These are designed to provide sup-port for specific body areas or to distribute
Patients sitting in wheelchairs for prolonged periods should have
wheelchair cushions fitted and adjusted on an individualized basis, using
pressure measurement techniques as a guide to selec-tion and fitting. The aim
is to redistribute pressure away from areas at risk for ulcers, but no cushion
is able to eliminate exces-sive pressure completely. The patient should be
reminded to shift weight frequently and to rise for a few seconds every 15
minutes while sitting in a chair (Fig. 11-5).
Static support devices (such as high-density foam, air, or liq-uid mattress overlays) distribute pressure evenly by bringing more of the patient’s body surface into contact with the supporting sur-face. Gel-type flotation pads and air-fluidized beds reduce pres-sure. The weight of a body floating on a fluid system is evenly distributed over the entire supporting surface (according to Pas-cal’s law). Therefore, as the patient’s body sinks into the fluid, additional surface becomes available for weight bearing, body weight per unit area is decreased, and there is less pressure on the body parts.
Soft, moisture-absorbing padding is also useful because the softness and
resilience of padding provides for more even distrib-ution of pressure and the
dissipation and absorption of moisture, along with freedom from wrinkles and
friction. Bony promi-nences may be protected by gel pads, sheepskin padding, or
soft foam rubber beneath the sacrum, the trochanters, heels, elbows, scapulae,
and back of the head when there is pressure on the sites.
Specialized beds have been designed to prevent pressure on the skin.
Air-fluidized beds float the patient. Dynamic support sur-faces, such as low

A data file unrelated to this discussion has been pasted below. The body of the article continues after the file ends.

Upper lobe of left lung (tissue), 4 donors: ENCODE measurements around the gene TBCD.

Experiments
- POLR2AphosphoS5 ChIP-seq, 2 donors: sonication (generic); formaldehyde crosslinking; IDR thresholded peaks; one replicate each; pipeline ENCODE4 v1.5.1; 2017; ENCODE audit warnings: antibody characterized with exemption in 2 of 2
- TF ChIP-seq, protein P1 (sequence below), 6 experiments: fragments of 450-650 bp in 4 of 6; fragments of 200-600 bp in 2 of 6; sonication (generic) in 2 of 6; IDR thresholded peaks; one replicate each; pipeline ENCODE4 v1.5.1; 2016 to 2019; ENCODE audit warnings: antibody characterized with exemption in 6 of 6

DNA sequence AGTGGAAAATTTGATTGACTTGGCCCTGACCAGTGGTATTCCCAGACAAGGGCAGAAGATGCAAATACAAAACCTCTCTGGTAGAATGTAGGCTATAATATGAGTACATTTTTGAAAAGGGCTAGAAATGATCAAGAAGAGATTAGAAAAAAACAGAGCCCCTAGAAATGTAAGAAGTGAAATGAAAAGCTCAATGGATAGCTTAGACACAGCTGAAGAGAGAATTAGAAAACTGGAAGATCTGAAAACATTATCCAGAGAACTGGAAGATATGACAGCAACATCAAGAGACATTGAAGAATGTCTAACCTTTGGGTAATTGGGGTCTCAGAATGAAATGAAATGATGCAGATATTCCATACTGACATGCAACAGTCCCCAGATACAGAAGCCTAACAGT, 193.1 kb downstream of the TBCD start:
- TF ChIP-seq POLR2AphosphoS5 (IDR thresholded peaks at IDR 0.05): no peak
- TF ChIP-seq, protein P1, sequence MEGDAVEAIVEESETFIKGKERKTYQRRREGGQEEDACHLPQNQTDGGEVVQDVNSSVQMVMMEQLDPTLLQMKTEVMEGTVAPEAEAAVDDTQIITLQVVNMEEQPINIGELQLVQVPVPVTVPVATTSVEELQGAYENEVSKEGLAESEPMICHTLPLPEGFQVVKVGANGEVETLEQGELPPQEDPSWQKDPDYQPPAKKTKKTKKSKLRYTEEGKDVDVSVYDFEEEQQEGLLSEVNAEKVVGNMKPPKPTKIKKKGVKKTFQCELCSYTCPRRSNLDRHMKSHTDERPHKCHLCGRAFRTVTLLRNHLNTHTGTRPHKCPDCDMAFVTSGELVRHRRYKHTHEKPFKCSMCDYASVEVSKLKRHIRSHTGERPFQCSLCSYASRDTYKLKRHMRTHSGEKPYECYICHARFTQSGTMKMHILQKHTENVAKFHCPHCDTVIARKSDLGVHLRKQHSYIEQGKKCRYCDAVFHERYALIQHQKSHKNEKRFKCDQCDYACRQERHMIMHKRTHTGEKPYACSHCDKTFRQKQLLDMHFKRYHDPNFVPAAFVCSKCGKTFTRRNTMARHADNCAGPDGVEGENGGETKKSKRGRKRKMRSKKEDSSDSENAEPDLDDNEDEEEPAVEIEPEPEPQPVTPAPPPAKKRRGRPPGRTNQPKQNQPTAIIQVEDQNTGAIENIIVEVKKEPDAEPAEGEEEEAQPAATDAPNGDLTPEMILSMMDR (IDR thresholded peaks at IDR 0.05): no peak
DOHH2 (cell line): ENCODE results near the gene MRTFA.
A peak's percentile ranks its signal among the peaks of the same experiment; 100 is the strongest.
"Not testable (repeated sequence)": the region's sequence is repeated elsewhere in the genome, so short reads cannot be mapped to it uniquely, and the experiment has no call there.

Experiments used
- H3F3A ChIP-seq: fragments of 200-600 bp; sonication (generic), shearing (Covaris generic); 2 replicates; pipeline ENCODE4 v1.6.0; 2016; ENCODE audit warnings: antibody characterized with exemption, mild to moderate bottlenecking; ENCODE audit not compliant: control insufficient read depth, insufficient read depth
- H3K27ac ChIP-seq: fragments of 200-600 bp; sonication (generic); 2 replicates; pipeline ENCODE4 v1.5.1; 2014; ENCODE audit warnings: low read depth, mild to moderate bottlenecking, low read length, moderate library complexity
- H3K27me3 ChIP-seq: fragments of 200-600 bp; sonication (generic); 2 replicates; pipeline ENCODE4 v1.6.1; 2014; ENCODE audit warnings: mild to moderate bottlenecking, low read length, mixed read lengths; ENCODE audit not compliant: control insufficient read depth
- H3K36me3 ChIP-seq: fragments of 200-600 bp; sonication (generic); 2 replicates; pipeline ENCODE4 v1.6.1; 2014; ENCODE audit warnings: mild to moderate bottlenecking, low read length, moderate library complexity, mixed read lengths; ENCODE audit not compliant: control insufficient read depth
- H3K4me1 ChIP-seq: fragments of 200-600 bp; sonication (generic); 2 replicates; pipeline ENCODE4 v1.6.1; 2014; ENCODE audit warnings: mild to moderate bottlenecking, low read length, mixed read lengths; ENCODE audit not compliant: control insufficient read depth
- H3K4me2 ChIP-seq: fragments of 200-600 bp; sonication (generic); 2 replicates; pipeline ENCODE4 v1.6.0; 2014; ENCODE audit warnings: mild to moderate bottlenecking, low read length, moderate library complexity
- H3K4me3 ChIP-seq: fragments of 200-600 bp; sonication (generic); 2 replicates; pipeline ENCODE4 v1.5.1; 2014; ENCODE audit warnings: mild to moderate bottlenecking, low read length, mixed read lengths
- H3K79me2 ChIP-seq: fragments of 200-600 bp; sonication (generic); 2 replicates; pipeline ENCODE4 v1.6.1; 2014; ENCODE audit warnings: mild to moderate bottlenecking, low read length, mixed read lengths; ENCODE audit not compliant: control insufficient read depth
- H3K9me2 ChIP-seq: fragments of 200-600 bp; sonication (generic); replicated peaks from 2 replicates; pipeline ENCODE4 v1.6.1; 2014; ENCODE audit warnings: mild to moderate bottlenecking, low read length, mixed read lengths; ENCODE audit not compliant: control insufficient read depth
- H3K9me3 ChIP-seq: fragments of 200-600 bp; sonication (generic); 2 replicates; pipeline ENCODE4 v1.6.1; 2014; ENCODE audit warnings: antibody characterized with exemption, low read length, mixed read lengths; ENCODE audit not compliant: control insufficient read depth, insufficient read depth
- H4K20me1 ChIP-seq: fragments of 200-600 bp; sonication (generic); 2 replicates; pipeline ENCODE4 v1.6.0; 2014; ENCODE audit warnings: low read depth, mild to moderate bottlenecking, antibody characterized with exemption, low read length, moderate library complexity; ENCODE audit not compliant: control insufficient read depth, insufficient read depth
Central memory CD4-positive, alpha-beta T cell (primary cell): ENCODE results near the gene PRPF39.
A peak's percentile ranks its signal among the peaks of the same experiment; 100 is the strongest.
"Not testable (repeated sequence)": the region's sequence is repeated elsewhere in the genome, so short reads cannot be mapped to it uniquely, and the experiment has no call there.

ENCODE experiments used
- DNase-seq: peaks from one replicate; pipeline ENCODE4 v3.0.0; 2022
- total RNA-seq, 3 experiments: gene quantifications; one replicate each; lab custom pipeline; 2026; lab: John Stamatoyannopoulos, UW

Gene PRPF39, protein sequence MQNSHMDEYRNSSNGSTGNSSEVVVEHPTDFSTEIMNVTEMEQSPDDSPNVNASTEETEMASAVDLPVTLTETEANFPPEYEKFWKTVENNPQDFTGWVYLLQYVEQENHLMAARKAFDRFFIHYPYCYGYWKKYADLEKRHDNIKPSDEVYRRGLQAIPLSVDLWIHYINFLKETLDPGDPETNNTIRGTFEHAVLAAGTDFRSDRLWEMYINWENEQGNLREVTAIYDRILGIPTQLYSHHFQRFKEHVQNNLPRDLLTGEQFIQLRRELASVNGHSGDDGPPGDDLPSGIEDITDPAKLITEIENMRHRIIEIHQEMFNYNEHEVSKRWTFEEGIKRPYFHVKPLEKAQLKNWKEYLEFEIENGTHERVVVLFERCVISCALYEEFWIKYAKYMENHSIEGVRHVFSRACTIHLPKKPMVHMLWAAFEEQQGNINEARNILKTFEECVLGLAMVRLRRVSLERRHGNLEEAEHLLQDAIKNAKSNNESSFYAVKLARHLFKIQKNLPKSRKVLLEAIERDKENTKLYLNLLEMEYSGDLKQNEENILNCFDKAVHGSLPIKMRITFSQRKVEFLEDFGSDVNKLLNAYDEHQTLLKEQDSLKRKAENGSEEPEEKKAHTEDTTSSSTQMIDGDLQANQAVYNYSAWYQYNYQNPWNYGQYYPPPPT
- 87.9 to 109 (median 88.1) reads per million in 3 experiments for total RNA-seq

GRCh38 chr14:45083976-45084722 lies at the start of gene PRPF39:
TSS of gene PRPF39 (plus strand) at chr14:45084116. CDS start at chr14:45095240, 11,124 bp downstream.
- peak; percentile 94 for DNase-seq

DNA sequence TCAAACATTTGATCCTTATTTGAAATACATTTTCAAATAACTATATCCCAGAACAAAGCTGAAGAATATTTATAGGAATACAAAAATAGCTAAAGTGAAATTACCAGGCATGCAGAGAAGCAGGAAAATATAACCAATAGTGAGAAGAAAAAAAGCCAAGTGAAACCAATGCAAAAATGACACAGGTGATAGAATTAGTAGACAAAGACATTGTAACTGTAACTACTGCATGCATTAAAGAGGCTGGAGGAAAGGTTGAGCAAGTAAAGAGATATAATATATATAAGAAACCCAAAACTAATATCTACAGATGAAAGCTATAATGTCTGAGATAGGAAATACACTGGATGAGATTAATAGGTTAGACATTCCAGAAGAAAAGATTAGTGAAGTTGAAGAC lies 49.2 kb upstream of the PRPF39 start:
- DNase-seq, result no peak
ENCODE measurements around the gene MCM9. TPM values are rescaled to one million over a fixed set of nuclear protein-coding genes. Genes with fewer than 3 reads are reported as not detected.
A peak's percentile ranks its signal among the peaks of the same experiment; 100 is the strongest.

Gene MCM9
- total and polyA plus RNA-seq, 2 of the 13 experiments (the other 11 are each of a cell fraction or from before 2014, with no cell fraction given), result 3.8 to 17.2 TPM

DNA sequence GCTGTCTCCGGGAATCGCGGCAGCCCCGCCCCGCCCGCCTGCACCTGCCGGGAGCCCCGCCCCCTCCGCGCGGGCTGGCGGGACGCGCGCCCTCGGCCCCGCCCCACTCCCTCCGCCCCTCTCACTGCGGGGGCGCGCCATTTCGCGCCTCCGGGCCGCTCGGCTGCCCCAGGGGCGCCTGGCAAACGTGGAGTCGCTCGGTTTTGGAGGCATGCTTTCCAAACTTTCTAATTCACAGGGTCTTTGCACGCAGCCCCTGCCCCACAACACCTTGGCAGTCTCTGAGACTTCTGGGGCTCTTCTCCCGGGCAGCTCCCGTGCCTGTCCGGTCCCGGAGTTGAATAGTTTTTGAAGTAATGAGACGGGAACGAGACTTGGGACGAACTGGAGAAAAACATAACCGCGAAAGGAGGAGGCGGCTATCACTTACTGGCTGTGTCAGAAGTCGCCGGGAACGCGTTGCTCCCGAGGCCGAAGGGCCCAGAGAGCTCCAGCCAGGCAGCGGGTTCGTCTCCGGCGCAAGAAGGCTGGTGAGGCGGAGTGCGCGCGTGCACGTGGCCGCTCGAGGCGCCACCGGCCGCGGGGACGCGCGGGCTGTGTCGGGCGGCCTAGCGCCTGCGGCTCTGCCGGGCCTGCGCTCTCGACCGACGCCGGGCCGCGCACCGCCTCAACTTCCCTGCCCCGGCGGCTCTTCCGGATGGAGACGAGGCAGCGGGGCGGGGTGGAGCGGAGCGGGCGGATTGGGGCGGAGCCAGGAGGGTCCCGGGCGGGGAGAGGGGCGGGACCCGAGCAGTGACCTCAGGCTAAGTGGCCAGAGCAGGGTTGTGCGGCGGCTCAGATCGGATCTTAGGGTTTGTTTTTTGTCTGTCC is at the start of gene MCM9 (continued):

air-loss pockets, alternately inflate and deflate sections to change support
pressure for very high-risk patients who are critically ill and debilitated and
cannot be repositioned to relieve pressure. Oscillating or kinetic beds change
pressure by means of rocking movements of the bed that redistribute the
pa-tient’s weight and stimulate circulation. These beds are frequently used
with patients who have injuries due to multiple trauma.
The patient is
encouraged to remain active and is ambulated whenever possible. When sitting,
the patient is reminded to change positions frequently to redistribute weight.
Active and passive exercises increase muscular, skin, and vascular tone. Ac-tivity
stimulates circulation, which relieves tissue ischemia, the forerunner of
pressure ulcers. For the patient at risk for pressure ulcers, turning and
exercise schedules are essential: repositioning must occur around the clock.
The nurse helps the
patient recognize and compensate for altered sensory perception. Depending on
the origin of the alteration (eg, decreased level of consciousness, spinal cord
lesion), specific interventions are selected. Strategies to improve cognition
and sensory perception may include stimulating the patient to in-crease
awareness of self in the environment, encouraging the pa-tient to participate
in self-care, or supporting the patient’s efforts toward active compensation
for loss of sensation (eg, a paraplegic patient lifting up from the sitting
position every 15 minutes). When decreased sensory perception exists, the
patient and care-giver are taught to inspect potential pressure areas visually
every morning and evening, using a mirror if necessary, for evidence of
pressure ulcer development.
repositioning improve tissue perfusion. Massage of erythematous areas is
avoided because damage to the capillaries and deep tissue may occur.
In patients who have evidence of compromised peripheral cir-culation
(eg, edema), positioning and elevation of the edematous body part to promote
venous return and diminish congestion im-prove tissue perfusion. In addition,
the nurse or family must be alert to environmental factors (eg, wrinkles in
sheets, pressure of tubes) that may contribute to pressure on the skin and
dimin-ished circulation and remove the source of pressure.